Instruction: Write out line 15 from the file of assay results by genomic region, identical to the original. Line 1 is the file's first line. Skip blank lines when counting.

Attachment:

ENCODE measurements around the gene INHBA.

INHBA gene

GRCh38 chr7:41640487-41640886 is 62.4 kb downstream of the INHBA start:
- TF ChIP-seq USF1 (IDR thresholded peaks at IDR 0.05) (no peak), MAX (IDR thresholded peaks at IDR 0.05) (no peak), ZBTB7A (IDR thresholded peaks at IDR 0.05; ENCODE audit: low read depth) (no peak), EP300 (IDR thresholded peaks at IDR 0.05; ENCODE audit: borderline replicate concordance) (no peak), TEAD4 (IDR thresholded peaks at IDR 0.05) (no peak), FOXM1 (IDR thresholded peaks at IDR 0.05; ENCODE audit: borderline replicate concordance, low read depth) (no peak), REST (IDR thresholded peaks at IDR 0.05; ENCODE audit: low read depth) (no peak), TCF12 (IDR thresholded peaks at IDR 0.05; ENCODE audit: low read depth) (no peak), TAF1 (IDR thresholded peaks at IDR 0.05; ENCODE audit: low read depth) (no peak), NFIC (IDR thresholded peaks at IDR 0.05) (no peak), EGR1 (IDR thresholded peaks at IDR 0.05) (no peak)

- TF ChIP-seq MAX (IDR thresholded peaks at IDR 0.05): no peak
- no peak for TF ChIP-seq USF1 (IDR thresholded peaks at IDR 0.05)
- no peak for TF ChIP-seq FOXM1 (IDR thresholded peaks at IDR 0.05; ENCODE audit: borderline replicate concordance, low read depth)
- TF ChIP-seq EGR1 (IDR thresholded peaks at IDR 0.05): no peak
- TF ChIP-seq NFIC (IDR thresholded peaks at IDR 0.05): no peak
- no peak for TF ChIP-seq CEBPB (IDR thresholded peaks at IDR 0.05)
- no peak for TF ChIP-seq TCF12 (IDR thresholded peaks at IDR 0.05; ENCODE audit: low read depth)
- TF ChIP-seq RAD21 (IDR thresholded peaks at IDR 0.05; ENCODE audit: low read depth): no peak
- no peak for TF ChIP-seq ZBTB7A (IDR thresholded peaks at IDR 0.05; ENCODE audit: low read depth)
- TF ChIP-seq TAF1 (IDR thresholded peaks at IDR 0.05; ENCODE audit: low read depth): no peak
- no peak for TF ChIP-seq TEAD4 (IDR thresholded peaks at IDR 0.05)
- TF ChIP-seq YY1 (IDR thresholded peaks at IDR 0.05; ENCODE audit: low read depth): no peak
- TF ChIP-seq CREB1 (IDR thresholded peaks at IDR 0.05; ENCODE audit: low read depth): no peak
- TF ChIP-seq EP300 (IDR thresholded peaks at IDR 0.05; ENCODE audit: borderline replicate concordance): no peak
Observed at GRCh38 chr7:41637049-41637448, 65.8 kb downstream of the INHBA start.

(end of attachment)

- no peak for TF ChIP-seq TEAD4 (IDR thresholded peaks at IDR 0.05)